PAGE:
# Open formula

An **open formula** is a formula that contains at least one free variable.^{[citation needed]} Some educational resources use the term "**open sentence**",^{[1]}^{[unreliable source?]} but this use conflicts with the definition of "sentence" as a formula that does not contain any free variables.

An open formula does not have a truth value assigned to it, in contrast with a closed formula which constitutes a proposition and thus can have a truth value like *true* or *false*. An open formula can be transformed into a closed formula by applying quantifiers or specifying of the domain of discourse of individuals for each free variable denoted x, y, z....or x_{1}, x_{2}, x_{3}.... This transformation is called capture of the free variables to make them bound variables, bound to a domain of individual constants.

For example, when reasoning about natural numbers, the formula "*x*+2 > *y*" is open, since it contains the free variables *x* and *y*. In contrast, the formula "∃*y* ∀*x*: *x*+2 > *y*" is closed, and has truth value *true*.

An example of closed formula with truth value *false* involves the sequence of Fermat numbers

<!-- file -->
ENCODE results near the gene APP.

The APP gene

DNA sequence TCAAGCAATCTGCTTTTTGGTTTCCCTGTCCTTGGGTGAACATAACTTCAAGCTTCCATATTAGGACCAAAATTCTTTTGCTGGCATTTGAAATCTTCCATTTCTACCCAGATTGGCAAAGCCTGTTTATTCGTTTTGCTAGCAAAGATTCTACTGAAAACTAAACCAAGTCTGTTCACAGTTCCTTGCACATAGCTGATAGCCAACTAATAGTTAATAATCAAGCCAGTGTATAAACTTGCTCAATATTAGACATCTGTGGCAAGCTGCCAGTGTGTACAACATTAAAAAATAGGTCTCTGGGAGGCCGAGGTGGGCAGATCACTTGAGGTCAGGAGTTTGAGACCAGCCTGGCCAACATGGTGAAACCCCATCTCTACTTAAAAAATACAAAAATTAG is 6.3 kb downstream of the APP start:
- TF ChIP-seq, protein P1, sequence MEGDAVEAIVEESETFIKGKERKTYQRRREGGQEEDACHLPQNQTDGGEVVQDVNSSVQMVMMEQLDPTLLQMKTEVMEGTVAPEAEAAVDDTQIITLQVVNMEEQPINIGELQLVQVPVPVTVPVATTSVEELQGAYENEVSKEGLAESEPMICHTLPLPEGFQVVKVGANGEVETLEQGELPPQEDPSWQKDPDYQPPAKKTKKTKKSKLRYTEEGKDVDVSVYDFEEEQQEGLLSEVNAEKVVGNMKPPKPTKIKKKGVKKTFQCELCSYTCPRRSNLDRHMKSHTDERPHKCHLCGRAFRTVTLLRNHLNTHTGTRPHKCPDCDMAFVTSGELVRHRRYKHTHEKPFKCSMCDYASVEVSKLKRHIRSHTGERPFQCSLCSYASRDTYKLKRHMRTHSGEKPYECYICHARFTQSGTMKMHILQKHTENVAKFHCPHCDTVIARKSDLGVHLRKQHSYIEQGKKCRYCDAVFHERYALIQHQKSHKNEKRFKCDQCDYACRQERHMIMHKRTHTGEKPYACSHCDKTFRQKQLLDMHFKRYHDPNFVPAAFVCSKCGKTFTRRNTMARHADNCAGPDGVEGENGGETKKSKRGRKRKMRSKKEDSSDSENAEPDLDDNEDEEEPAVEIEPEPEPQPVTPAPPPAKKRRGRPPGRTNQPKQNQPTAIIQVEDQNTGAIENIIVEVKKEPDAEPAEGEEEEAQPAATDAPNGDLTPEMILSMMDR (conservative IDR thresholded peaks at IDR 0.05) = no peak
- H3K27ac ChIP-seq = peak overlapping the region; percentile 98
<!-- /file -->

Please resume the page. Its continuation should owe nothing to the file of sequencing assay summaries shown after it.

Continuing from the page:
studied by Fermat in connection to the primality. The attachment of the predicate letter P (*is prime*) to each number from the Fermat sequence gives a set of false closed formulae when the rank *n* of the Fermat number is greater than 4. Thus the closed formula ∀*n* *P*(*F*_{n}) is false.

## See alsoEdit

## References and notesEdit

## BibliographyEdit

- Wolfgang Rautenberg (2008),
*Einführung in die Mathematische Logik*(in German) (3. ed.), Wiesbaden: Vieweg+Teubner, ISBN 978-3-8348-0578-2 - H.-P. Tuschik, H. Wolter (2002),
*Mathematische Logik – kurzgefaßt*(in German), Heidelberg: Spektrum, Akad. Verlag, ISBN 3-8274-1387-7

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